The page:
Jigoku de naze warui
“We’re in reality, and they’re in the fantastic. Reality is going to lose!”–Ikegami, Why Don’t You Play in Hell?
DIRECTED BY: Shion Sono
FEATURING: Hiroki Hasegawa, Fumi Nikaidou, Jun Kunimura, , Gen Hoshiro, , Tomochika
PLOT: Director Hirata leads a group of anarchic filmmakers who dub themselves “the Fuck Bombers”; he wants to make one great movie in his life, or die trying. Meanwhile, the Muto clan is at war with a rival bunch of yazkuza, and Boss Muto’s daughter, Mitsuko, is starting her career as a child actress with a popular toothpaste commercial. Ten years later these two plotlines collide when, through a string of coincidences, Boss Muto hires Hirata to film his raid on rival Ikegami’s headquarters, in hopes that the footage will be used in a movie that will make Mitsuko a star.
- Shion Sono belonged to an amateur filmmaking group in high school and drew on those experiences for writing the script. (Future director was also a member of the group). The character of Hirata is based on an acquaintance, however, not on Sono himself. (Sono relates that he was cast in the “Bruce Lee” role in their amateur productions).
- Sono wrote the script about fifteen years before it was produced.
- Many viewers incorrectly assume that the yellow tracksuit Tak Sagaguchi wears is a reference to Kill Bill. In fact, both and Sono are referencing Bruce Lee’s costume from Game of Death. Sono was so irritated by the constant misidentification that he included an explicit reference to it in his next feature, Tokyo Tribe (2014). ‘s outfit in
- Why Don’t You Play in Hell? was the winner of this site’s 6th Readers’ Choice poll.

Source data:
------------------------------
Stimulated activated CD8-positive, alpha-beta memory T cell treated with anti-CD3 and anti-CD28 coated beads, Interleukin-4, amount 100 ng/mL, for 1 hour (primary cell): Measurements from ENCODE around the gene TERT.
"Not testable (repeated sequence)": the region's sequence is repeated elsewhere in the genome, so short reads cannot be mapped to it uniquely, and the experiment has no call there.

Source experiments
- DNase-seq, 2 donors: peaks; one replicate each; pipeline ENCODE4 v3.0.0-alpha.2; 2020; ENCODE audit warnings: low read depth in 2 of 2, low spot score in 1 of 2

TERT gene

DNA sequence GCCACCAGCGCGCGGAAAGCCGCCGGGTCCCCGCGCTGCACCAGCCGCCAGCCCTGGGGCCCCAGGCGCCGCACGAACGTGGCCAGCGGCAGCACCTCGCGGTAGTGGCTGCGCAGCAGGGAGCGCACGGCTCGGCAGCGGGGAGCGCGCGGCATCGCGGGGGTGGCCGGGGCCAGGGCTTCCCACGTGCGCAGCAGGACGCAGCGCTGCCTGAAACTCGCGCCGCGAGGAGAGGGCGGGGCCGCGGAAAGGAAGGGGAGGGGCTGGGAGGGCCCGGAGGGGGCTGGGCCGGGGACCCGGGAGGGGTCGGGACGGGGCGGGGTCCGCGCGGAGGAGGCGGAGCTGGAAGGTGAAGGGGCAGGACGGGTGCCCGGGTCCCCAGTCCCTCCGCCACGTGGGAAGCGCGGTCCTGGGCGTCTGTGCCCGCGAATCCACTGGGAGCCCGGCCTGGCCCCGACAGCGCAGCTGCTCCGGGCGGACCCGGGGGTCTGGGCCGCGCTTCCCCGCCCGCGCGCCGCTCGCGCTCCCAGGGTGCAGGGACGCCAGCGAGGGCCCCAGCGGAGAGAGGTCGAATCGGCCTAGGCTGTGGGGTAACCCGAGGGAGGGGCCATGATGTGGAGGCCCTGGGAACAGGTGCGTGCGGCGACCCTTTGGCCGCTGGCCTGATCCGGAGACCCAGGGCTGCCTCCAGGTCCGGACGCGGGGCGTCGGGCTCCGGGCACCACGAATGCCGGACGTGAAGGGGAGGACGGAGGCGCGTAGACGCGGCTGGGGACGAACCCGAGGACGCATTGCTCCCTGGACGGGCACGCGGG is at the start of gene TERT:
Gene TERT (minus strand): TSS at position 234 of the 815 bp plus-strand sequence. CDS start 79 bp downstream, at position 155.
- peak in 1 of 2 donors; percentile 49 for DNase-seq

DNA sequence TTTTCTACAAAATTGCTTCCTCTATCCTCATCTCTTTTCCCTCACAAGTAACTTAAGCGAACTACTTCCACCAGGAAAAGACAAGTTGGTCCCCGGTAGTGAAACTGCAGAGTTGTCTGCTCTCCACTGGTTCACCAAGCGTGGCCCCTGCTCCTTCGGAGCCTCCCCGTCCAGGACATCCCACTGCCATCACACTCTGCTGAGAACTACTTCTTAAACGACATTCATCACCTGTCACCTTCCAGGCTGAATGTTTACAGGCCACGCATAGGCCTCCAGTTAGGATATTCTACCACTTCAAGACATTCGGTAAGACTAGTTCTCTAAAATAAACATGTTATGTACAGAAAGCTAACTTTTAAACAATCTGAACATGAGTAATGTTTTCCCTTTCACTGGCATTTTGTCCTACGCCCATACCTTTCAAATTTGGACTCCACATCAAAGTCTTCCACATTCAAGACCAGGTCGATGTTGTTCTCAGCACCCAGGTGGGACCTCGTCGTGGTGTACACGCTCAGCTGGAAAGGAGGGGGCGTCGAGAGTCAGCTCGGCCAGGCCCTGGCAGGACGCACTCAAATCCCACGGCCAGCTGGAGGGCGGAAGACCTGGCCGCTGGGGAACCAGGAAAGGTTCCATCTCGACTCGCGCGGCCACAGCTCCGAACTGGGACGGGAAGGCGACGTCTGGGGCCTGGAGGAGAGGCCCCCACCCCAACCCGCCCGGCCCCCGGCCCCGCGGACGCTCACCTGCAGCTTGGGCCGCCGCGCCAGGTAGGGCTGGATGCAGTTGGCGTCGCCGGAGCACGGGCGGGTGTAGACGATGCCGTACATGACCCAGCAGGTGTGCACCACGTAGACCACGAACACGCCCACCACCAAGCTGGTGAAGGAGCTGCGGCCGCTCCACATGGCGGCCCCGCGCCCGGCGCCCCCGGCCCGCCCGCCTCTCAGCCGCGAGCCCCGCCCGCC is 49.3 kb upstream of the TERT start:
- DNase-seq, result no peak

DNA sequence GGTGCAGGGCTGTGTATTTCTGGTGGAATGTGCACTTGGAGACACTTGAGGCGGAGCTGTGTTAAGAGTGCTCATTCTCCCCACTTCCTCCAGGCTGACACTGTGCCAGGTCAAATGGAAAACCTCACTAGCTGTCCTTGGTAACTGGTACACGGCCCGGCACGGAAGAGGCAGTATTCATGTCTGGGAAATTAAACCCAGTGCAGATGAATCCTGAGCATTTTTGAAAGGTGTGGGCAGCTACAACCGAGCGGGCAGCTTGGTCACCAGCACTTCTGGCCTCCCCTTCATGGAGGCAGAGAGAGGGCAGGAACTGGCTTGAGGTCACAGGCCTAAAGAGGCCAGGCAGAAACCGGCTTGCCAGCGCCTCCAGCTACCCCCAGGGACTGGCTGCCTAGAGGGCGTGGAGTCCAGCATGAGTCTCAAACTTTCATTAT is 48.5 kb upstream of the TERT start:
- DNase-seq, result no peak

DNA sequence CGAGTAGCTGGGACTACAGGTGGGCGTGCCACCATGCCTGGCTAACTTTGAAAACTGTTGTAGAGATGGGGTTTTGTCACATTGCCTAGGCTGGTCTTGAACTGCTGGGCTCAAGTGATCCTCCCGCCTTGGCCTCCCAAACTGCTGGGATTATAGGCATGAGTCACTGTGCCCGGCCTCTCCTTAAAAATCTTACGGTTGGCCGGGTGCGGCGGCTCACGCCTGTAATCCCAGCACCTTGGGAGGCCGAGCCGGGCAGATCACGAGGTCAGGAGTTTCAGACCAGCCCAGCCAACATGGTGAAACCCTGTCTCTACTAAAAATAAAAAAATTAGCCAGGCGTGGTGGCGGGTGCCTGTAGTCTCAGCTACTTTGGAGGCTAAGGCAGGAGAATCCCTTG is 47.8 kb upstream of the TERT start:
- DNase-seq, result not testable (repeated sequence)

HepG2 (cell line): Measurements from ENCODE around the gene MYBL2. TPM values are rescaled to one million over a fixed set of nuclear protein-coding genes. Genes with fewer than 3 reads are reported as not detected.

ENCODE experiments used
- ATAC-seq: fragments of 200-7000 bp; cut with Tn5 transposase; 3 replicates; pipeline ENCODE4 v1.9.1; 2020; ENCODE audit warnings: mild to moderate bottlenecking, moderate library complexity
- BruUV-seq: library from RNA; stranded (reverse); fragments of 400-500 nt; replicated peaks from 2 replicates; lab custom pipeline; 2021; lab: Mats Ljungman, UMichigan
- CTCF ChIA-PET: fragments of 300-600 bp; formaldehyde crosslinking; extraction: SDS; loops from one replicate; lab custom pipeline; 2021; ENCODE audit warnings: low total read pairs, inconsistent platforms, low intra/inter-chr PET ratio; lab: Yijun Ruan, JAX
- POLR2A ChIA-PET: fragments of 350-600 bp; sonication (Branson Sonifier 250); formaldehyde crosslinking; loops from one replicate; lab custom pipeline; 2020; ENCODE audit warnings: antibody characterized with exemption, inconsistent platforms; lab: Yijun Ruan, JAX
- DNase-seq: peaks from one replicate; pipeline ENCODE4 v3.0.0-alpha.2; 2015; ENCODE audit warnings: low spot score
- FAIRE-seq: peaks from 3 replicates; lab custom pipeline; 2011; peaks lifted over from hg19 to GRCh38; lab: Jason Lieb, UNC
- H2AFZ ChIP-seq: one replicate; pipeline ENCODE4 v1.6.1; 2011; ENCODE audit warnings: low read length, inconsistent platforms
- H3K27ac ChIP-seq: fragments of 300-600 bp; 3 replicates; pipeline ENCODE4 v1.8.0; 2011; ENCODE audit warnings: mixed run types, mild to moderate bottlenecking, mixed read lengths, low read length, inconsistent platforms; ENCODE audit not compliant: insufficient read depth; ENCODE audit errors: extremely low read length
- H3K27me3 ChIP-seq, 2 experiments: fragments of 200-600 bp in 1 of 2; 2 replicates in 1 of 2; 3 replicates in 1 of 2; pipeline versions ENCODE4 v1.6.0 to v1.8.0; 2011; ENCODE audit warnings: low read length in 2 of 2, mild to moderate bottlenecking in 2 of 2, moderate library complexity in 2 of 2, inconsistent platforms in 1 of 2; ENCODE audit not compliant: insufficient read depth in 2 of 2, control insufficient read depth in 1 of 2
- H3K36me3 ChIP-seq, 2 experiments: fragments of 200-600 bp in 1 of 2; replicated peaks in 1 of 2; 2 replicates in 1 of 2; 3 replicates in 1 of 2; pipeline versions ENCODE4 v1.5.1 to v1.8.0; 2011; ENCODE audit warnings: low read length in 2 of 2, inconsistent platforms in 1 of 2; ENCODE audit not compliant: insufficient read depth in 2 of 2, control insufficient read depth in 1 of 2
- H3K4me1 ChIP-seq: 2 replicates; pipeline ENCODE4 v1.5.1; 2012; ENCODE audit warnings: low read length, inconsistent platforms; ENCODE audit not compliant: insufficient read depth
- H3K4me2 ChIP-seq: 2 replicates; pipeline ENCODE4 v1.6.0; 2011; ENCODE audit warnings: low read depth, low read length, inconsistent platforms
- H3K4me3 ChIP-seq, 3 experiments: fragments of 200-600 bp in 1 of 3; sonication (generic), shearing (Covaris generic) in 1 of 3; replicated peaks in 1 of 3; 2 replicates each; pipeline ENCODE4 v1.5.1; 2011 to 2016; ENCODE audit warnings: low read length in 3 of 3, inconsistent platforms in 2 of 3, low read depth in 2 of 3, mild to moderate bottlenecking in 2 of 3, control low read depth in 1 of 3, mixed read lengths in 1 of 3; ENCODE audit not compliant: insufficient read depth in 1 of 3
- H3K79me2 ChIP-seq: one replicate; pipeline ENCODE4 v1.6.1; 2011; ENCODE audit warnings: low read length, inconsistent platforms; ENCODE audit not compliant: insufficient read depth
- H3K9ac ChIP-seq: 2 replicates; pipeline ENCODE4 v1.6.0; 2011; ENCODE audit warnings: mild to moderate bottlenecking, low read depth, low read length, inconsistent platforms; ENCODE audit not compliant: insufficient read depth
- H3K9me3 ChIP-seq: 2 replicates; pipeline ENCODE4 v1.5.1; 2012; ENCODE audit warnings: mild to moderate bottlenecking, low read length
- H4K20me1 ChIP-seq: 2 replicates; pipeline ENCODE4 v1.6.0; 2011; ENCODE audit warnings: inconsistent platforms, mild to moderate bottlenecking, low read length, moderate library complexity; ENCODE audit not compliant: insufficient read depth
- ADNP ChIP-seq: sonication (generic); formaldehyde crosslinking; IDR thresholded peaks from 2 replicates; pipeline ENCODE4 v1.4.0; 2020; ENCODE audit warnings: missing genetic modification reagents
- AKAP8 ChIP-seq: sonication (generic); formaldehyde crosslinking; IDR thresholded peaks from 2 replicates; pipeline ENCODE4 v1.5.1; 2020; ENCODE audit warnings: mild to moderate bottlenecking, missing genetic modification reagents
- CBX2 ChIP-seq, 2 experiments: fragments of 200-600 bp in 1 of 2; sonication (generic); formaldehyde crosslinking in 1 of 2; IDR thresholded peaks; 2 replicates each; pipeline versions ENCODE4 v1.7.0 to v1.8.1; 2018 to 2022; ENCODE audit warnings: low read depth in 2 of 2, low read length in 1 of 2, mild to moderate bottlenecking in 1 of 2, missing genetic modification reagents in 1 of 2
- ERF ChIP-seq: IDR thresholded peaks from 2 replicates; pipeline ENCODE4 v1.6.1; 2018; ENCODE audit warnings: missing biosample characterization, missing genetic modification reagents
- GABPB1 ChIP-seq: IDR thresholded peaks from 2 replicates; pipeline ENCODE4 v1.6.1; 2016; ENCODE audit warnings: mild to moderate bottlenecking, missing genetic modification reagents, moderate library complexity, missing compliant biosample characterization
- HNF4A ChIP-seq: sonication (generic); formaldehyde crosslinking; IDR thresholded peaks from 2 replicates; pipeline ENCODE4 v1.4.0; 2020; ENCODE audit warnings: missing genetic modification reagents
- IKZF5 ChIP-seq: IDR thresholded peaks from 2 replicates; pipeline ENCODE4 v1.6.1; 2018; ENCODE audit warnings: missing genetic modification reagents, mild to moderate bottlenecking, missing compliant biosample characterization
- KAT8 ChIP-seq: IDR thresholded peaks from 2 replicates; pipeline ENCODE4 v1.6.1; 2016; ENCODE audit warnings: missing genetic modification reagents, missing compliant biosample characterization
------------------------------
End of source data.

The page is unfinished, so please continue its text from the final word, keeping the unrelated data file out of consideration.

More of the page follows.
INDELIBLE IMAGE: It’s a close call between the scene of a darling little Mitsuko singing a toothpaste commercial jingle while standing ankle deep in a pool of blood in her living room, or the rainbow-colored jets of blood that stream from yakuza hearts punctured by adult Mitsuko’s katana as she stabs her way through a field of flowers. Take your pick.
THREE WEIRD THINGS: Singing in the blood, vomiting on a prayer, rainbow arterial spray
WHAT MAKES IT WEIRD: Up until the final thirty minutes, Hell appears only mildly unusual; the characters and situations are exaggerated, but besides one bloody hallucinatory memory and a broken-bottle French kiss, not too much happens that you couldn’t see in a Japanese version of Get Shorty. When it comes time for the movie-within-a-movie to roll, things change: decapitated heads fly about like bats and stylish machismo flows as freely as blood as logic flees the scene in abject terror.
U.S. release trailer for Why Don’t You Play in Hell?
COMMENTS: Ambitious high-school director Hirata addresses the Continue reading 244. WHY DON’T YOU PLAY IN HELL? (2013)